De Verstandige Kock’ ("The Sensible Cook") was first published in 1667 in Amsterdam. A rather thin cookbook, it contained recipes for the average citizen, not wealthy but not overly poor either. Its last print was from 1802. For those that do not read Dutch, there is help as the book was translated by Peter Rose in 1998. It contains a myriad of recipes and historical facts about the way the Dutch cooked and how it impacted the Dutch settlements in the Hudson Valley.

I've copied below the original text that belongs to the recipe I made today, a centuries old but still popular dish in the Netherlands.

"Om een schoenmakerstaert te backen: Neemt suere Appels, schildtse, aen stucken gesneden en gaar gekoockt, wrijft die kleyn, neemt dan boter, Suycker, en Corenten, yder na zijn believen, en dat samen met 4 à 5 eyeren daer in gheroert, neemt dan geraspt Tarwenbroot, en doet dat onder in een schootel, daer op u Appelen geleght, doeter weer geraspt Tarwenbroot boven over, en deckt dan toe met een decksel van een Taertpanne, en vuur daer op gheleght, maeckt een goede korste."

(To bake a cobbler's pie: take sour apples, peel them, cut them in pieces and boil them until soft, mash them, take butter, sugar and raisins as much as you please, and mix this with 4 or five eggs, take shredded wheat bread, and put it on the bottom of a dish, put the apples on top, cover it again with shredded wheat bread and cover it with the lid of a pie dish, on which you place coals, makes a good crust).

I guess punctuation was not that big of a deal in the Middle Ages. Nowadays, we use rusks (beschuiten) or in my case, panko, the japanese variant of breadcrumbs, instead of "shredded wheat bread". I much prefer panko for sweet dishes like these, as it's lighter, a little sweeter and is closest to the rusk crumb. To this dish you can add raisins if you wish, or a pinch of cinnamon, ginger,'s a great dish to experiment with. For those that don't want the sugar, the pie holds its own made with a sugar-substitute as well.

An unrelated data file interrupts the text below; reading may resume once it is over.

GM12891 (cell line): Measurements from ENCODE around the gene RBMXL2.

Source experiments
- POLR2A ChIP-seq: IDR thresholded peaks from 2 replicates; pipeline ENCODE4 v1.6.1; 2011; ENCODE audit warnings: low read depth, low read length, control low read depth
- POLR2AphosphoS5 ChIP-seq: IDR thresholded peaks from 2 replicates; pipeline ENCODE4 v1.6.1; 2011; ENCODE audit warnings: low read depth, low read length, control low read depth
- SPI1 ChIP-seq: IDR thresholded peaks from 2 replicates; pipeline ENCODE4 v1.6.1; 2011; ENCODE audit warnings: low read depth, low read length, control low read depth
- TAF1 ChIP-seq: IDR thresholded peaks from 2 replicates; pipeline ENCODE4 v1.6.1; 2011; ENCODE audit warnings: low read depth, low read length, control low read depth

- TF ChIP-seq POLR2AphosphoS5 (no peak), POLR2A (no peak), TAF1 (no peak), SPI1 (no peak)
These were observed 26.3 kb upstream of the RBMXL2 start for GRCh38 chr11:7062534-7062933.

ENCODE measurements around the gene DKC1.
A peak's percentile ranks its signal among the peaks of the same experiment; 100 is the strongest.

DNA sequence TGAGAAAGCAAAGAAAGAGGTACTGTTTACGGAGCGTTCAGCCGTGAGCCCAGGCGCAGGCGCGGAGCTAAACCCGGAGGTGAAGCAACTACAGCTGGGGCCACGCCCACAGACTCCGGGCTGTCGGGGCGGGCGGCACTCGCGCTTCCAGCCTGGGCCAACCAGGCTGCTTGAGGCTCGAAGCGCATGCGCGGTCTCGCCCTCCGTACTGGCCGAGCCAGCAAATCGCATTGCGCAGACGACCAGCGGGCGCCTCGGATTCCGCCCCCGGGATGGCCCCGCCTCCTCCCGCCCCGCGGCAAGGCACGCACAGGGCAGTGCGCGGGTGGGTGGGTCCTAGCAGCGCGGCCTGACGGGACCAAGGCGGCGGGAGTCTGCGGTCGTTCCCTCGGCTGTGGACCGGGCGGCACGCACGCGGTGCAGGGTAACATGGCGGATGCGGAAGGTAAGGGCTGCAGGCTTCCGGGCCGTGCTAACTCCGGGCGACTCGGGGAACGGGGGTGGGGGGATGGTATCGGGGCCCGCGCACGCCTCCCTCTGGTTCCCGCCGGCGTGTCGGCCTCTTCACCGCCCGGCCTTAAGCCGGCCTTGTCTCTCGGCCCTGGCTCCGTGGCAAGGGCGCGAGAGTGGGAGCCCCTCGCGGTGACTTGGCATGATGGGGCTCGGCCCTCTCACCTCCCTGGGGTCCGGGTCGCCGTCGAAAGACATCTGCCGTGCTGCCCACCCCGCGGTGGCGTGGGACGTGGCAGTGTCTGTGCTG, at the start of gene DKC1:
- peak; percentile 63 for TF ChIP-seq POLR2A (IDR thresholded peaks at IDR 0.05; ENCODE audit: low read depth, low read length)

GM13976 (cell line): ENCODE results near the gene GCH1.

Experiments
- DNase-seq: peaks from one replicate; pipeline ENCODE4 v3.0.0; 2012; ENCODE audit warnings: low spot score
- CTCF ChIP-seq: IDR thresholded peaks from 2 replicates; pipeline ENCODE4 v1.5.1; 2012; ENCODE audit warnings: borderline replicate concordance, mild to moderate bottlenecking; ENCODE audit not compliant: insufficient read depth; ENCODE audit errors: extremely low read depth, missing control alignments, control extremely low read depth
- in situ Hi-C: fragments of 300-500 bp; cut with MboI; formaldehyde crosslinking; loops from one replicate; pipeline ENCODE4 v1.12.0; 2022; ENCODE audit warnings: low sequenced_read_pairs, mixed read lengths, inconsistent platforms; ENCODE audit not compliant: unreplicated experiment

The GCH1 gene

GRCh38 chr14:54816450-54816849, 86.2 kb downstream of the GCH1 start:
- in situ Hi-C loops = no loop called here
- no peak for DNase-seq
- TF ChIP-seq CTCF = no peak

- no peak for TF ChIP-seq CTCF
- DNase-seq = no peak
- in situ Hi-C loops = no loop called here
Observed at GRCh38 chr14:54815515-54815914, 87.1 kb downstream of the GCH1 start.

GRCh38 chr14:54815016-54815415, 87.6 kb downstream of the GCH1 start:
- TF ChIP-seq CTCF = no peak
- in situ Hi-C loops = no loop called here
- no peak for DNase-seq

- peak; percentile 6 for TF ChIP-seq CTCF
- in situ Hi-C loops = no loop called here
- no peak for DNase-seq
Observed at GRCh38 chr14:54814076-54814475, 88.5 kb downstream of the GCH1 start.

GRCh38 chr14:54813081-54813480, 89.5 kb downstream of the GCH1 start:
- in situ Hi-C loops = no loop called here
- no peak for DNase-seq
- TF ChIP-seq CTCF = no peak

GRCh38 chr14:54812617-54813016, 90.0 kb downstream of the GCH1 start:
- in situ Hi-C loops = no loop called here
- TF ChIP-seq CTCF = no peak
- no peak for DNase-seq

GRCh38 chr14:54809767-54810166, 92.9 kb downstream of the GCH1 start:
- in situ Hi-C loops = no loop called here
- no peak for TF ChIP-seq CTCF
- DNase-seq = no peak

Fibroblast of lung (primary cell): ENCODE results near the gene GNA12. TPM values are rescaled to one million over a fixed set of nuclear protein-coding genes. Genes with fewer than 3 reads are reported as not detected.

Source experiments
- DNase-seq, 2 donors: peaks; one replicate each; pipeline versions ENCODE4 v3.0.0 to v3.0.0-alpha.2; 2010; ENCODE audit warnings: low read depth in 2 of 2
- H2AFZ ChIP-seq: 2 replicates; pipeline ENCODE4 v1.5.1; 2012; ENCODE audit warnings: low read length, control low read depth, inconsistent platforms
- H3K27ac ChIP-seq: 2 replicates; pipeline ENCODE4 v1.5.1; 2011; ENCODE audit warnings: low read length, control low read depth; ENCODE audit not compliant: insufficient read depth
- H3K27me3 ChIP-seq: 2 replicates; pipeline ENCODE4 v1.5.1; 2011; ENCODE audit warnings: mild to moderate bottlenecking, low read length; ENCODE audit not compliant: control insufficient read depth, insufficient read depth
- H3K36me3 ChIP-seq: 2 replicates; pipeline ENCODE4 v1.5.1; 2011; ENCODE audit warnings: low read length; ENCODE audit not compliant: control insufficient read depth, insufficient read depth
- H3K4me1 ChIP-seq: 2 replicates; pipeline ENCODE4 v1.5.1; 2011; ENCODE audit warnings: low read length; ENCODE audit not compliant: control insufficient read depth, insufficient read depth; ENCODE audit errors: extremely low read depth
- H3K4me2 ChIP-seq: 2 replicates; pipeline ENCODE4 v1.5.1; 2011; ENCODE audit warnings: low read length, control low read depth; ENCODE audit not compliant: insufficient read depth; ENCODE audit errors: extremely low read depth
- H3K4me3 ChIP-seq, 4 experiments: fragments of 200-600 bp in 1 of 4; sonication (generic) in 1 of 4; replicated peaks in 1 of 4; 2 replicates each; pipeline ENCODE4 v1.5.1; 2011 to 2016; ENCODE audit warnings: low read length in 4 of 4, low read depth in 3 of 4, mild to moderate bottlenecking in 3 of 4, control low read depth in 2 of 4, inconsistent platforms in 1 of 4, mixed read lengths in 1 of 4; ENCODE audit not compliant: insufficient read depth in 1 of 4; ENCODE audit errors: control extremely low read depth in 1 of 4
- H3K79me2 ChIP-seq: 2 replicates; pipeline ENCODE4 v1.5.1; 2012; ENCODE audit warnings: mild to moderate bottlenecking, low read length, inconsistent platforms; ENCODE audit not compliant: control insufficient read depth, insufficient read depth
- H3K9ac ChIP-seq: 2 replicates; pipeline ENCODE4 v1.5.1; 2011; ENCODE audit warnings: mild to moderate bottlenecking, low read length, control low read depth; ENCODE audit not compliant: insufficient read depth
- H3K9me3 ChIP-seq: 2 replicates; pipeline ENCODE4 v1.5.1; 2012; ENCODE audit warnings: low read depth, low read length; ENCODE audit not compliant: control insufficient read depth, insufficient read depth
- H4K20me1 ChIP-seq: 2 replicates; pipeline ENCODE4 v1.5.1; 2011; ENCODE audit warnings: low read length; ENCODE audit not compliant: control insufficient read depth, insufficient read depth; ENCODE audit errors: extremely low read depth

Now, why is it called a cobbler's pie? Many have ventured a guess, but nobody so far has been able to give a valid explanation. But it's a wonderful, light dish to finish a meal with, or to accompany a hot cup of coffee or tea, mid-morning. And maybe that's something a hard working cobbler can appreciate as well.

4 small apples
1/2 cup of water
1/2 stick of butter
1/2 cup of brown sugar
2 teaspoons of vanilla
3 eggs, separated
1 cup panko or breadcrumbs

Peel, core and cut the apples in small pieces. Place them in a saucepan with the water, the butter, sugar and vanilla. Bring to a boil, stir well, then simmer until the apples are done and you can mash it into apple sauce.

Beat the egg whites until they form stiff peaks. Mix the egg yolks and the panko with the apple mixture, then carefully spoon the egg whites through the mix. Don't overmix it, as you want to keep the air in the egg whites!

Grease a pie pan, heat the oven to 350F, carefully pour the apple batter into the dish, and bake for about 50 minutes. Cool, dust with powdered sugar (if you like) and cut into large slices.

Griesmeelpudding met bessensaus

Every now and then I come across a recipe in my Dutch cookbooks that surprises me once I try it. A traditional dessert called "griesmeelpudding" (grits pudding) sounded old-fashioned even when I was a little girl. My grandma never even made it, that's how old fashioned it was, imagine that!

My mom doesn't care for dairy so our milky desserts were few and far between. Come to think of it, we never ate much dessert, as neither my mom nor my grandma cared for sweets. I guess I've made up for both :-)

Anyway, "griesmeelpudding" did not sound appetizing, partly because of its perceived high "last century" factor, partly because the name "gries" (grits) forms also, phonetically, the first syllable for the verb "griezelen", i.e. shudder in horror ( a "griezelfilm" is a horror movie). Kids would often refer to the pudding as "griezelpudding" and would not eat it. No wonder!